This is a comprehensive chart explaining the exact use of qualitative research versus quantitative research. It can be a fumbling block with even the most successful of clients no matter how many times they have bought research.

There are strengths and weaknesses of using mixed methods in research. Mobile and online qualitative research have their advantages but also disadvantage for instance. Physical presence can add a new layer of understanding to the research that you don’t get from digital methods.

Robots at events are a new development in customer experience but also data collection. The well trained ones that aren’t teaching you Tai-chi in one of the booths are now able to collect quantitative data and offer delightful customer service based on user requests (users key in where they want to be taken to in the conference for example). This is a more advanced alternative than having a boring static map or simple direction signs to guide conference goers. Robots’ physical presence is more impactful than a basic form filling interface or motion tracking software / sensor system.


This life-sized robot at the Zoomer Show Expo (a conference aimed at improving the lives of all adults aged 45+ years old) in Toronto by Zoomer Media and CARP (formerly Canadian Association of Retired Persons) walked attendees to their desired locations in the expo hall.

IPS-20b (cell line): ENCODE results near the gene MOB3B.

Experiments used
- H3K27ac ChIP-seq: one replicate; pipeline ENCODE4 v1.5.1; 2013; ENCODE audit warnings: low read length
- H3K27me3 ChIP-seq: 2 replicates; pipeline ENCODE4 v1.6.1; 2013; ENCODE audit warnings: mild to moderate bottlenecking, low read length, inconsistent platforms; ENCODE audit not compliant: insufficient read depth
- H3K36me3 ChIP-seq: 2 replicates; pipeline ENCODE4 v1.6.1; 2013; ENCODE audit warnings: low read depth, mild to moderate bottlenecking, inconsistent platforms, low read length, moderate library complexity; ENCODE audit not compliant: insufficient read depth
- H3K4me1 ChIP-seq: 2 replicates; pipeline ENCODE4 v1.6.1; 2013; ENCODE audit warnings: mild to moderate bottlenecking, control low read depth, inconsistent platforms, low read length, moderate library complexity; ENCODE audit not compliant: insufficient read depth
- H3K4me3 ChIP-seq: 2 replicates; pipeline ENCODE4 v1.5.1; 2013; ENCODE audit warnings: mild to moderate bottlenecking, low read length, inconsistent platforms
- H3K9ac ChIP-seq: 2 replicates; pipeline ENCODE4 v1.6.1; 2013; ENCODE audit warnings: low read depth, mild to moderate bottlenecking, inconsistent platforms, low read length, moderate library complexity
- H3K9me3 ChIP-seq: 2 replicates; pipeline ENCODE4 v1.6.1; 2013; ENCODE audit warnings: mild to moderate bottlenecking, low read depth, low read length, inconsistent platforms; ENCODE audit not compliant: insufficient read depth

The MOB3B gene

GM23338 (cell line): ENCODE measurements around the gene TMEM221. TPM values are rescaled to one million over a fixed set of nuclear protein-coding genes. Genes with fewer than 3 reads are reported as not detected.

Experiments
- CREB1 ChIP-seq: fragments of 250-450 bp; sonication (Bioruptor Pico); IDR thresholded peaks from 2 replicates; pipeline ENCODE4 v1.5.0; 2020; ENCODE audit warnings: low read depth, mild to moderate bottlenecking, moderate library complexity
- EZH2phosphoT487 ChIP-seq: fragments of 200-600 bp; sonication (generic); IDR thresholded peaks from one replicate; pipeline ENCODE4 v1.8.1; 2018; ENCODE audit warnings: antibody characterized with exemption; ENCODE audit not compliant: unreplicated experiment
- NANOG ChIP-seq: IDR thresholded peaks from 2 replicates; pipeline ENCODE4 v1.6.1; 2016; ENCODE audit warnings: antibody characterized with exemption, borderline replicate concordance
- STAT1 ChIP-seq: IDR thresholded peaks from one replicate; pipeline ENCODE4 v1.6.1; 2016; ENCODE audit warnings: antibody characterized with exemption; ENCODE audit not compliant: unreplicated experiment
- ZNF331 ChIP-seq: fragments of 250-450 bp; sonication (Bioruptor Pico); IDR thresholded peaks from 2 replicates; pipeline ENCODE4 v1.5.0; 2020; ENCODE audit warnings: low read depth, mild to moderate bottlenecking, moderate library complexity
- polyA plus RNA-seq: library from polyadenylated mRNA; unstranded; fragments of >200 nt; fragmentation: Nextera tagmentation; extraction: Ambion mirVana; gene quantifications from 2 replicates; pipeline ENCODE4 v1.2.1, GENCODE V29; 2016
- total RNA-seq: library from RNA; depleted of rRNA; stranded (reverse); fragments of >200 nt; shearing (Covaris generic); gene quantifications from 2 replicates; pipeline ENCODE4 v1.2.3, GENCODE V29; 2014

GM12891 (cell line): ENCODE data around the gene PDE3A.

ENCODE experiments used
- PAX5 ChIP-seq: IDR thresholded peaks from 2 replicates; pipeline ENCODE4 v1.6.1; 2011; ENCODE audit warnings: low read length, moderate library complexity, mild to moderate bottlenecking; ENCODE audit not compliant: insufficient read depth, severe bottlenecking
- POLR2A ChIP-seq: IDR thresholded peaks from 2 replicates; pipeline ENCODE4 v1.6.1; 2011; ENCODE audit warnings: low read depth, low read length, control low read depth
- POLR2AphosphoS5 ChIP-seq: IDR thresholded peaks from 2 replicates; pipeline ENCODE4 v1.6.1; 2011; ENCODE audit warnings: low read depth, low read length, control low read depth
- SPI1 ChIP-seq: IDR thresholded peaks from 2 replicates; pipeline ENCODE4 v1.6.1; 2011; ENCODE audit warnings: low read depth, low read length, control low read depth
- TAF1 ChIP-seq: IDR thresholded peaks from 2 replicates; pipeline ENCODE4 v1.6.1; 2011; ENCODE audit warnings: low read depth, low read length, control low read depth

Quantitative Data Analysis

In analyzing quantitative data, according to Dr. Beall, you could adopt two approaches: keep testing the data and letting it see if it can talk, or test certain hypotheses on the data to see what the data says. Her own firm practices the generating hypotheses approach. For example, you could hypothesize that certain gender, income and age cohorts are likelier than others to purchase a certain good or service. You then create cross-tabulations that specifically test these assertions, dividing the data for each group to determine if the hypotheses are supported. They then conduct t-tests to analyze differences across groups. This may lead to further hypotheses and more cross-tabs. Eventually all these analyses reveal a story about the data findings. She cites the dangers of going the opposite route: